How do we understand our customers when we barely understand ourselves?

Published on Dec 7, 2015

by Dr. Duck

What if you were running a busy café, churning through five customers every few minutes as they defined to you their very precise needs?

‘A really, really hot Chai latte.’

‘A long black with a dash of milk.’

‘Soy flat white, large.’

‘Just a latte, please.’

You would be excused for assuming that the key to success is ensuring you get their orders right in a timely fashion. If you could execute their orders faster and more accurately, then surely this would encourage customers to return again and again?

Starbucks had a similar idea but, obviously, on a much larger scale. In a memo that I read recently, and widely circulated around the internet, the CEO, Howard Schultz, reflected on a series of ‘mistakes’ he made regarding his customers.

‘When we went to automatic espresso machines we solved a major problem in terms of speed of service and efficiency. At the same time we overlooked the fact that we would remove much of the romance and theatre that was in play with the use of the La Marzocca machines.

‘The need for fresh roasted coffee in every North American city… moved us toward the decision… for flavor locked packaging…  We achieved fresh roasted bagged coffee, but at what cost? The loss of aroma — perhaps the most powerful non-verbal signal we had in our stores’


So, as another blog recently questioned, did process improvement destroy Starbucks?

Immediately, defenders of ‘Lean’ and other process improvement approaches zeroed in on the true failure of Schultz.

‘Another case of product-thinking leaders forgetting the experience-feeling customers.’

‘A humble example of the unintended consequences that can arise when organisations fail to connect process improvement to the voice of the customer.’


Yes, it’s the dreaded customer problem again. Schultz forgot that process improvement is only a genuine improvement if the customer is also happily purchasing.

Of course this is right. Yet how many of us would have predicted that a more efficient coffee machine would have affected the romantic experience of visiting a coffee shop?

Whose instinct would predicted that the fresher flavour in vacuum sealed bags would have the unfortunate by-product of removing the pleasant coffee aroma from the café?

Understanding the customer is hard. It isn’t about simply deploying good process improvement principles and greater vigilance in understanding customers.

For every customer wanting a coffee experience there’s also the backpacker who just wants a clean place to use a restroom. For every customer who loves the romance of the La Marzocca machine, there’s a tradie or corporate employee anxiously checking the time on their phone because they’ve got appointments.

If we were honest and reflected, like Schultz, we’d acknowledge that our own needs are difficult to understand let alone the needs of others.

For example, we may think we have an intrinsic desire to stay fit and healthy, but that weekly fast food and alcohol consumption reveals our hypocritical nature. We purchase novels that we never read, upgrade technology that collects dust, and change our minds about the colour of paint on the wall.

We start new, wonderful careers that never seem to fulfil us and start and stop relationships over seemingly trivial problems. We spend time in therapy or drown our sorrows with friends. On other days we feel on top of the world for no apparent reason.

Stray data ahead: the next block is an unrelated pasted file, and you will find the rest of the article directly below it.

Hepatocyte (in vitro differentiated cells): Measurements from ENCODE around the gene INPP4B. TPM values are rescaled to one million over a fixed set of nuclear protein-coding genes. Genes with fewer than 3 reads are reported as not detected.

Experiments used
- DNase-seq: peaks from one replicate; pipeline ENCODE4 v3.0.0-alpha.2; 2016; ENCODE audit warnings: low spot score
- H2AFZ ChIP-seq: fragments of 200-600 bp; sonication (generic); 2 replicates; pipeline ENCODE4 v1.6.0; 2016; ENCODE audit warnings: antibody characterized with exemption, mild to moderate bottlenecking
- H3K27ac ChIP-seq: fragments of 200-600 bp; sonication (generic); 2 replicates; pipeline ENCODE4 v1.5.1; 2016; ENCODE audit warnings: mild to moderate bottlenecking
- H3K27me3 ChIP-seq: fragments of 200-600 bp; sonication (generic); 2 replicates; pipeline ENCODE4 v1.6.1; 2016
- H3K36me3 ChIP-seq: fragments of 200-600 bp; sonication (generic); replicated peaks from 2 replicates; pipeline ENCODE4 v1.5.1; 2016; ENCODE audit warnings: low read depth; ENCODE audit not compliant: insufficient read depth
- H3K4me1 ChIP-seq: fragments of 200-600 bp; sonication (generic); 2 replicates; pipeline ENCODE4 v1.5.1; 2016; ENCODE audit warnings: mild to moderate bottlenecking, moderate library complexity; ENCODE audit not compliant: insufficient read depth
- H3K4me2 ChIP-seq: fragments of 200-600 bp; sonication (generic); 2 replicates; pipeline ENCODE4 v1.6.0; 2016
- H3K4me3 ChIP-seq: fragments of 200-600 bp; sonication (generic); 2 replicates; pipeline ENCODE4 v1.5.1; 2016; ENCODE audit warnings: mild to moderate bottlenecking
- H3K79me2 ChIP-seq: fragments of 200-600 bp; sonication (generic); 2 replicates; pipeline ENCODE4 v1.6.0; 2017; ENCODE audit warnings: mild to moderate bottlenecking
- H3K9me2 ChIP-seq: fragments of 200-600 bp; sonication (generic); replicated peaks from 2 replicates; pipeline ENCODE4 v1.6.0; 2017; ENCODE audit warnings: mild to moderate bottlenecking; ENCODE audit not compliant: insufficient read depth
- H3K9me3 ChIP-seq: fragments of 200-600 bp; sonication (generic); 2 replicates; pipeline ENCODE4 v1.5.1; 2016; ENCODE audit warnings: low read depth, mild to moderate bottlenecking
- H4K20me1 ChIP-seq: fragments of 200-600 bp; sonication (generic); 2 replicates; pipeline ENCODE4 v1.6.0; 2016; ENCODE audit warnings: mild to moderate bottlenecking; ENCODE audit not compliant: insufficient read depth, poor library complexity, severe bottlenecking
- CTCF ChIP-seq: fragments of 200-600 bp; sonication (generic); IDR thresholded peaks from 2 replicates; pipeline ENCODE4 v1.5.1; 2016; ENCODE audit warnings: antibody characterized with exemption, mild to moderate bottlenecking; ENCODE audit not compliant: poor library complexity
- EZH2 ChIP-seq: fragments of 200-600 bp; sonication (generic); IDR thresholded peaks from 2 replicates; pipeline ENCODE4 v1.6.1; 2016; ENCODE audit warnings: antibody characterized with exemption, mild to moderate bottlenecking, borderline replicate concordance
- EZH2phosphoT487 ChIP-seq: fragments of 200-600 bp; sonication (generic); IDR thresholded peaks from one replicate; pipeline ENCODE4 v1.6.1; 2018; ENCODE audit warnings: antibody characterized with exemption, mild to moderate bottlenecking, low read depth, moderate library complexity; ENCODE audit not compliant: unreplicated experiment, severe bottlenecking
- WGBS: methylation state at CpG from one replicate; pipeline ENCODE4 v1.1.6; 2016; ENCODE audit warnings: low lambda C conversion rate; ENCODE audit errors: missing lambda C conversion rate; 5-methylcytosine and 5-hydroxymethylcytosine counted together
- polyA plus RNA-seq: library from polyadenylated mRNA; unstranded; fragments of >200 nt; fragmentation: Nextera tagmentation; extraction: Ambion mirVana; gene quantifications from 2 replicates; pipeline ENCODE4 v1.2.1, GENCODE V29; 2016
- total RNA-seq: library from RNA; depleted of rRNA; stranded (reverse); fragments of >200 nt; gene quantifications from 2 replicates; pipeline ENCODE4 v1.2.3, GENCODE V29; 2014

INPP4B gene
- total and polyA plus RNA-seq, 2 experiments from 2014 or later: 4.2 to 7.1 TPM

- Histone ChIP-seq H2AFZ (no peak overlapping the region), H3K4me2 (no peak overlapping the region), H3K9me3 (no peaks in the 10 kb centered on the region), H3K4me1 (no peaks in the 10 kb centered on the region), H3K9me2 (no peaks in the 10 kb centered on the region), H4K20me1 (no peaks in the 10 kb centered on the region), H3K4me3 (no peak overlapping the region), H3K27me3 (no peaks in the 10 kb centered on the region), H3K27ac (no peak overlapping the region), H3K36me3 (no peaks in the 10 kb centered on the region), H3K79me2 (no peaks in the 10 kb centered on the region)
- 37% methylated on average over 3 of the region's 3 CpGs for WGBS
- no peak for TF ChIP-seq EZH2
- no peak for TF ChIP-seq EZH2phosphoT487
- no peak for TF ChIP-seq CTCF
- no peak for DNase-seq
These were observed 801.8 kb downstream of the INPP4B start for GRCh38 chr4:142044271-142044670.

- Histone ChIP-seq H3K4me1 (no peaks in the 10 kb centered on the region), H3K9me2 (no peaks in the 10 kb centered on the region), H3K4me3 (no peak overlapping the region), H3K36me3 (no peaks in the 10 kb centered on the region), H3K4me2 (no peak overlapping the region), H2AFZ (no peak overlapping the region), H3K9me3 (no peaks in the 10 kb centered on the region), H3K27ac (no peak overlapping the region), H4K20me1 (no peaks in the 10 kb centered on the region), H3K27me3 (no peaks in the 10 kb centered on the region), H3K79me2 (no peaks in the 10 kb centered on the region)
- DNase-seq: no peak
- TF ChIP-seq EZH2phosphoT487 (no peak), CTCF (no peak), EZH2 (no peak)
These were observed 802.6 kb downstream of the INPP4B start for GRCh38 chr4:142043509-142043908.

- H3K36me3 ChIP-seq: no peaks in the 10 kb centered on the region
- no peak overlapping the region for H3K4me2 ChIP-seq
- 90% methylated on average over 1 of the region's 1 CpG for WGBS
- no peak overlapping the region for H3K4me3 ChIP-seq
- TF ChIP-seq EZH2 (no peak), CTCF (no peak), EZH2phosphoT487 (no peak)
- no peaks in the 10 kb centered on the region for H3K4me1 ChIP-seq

Our own needs are tricky—often unconscious and paradoxical—and not all that apparent to ourselves let alone others.

How should Schultz have gone about introducing these new changes?

Asking people about their preferences is fraught with problems. A customer may like to think they are complicated and unique, thus deserving of a fine, complex beverage. In reality, the café may simply be in a convenient location.

In contrast, a customer may think they aren’t too influenced by smell and experience and will merely declare their coffee preference is based on some utilitarian cost and convenience.

Measuring satisfaction is also difficult. A customer may say they’re satisfied so not to offend. I occasionally visited a café where the barista was so committed to making me the perfect coffee, he kept insisting I didn’t need to go anywhere else.

‘Just try this one and if it’s no good, tell me and I make it better!’

This would appear to be a fantastic recipe to appeal to the customer as it’s all about getting to the heart of what I wanted.

However, he was so overly enthusiastic I simply felt embarrassed and bullied into providing positive feedback. I wasn’t after a romance. I just wanted my coffee.

We could shake our heads and point the finger at this barista for failing to understand me, the customer.

Perhaps he should have realised I didn’t want all that attention every time I ordered a coffee. He should have worked out that I didn’t want to feel pressured.

Truth is, I’m not really too sure what café I like or what he might have found if he kept peeling the layers away. I’m not really sure I want to have a monogamous relationship with a café anyway.

Upon reflection, like Shultz it might be easier in the long run to invest in an efficient coffee machine rather than the fluctuating and unreliable nature of the customer. At least the little experiment will flush out what your customer wants.

Dr Nicholas Duck is a blogger and founder of Opposite 

by Dr. Duck

My name is Nicholas Duck. I am a Doctor of Psychology with an interest in psychology in the workplace, film and television, the media, and the fields of emotion, unconscious, and motivation psychology. You can contact me at

I am founder and principal consultant at Opposite, a consultancy that takes these applied psychological findings and helps workplaces improve.

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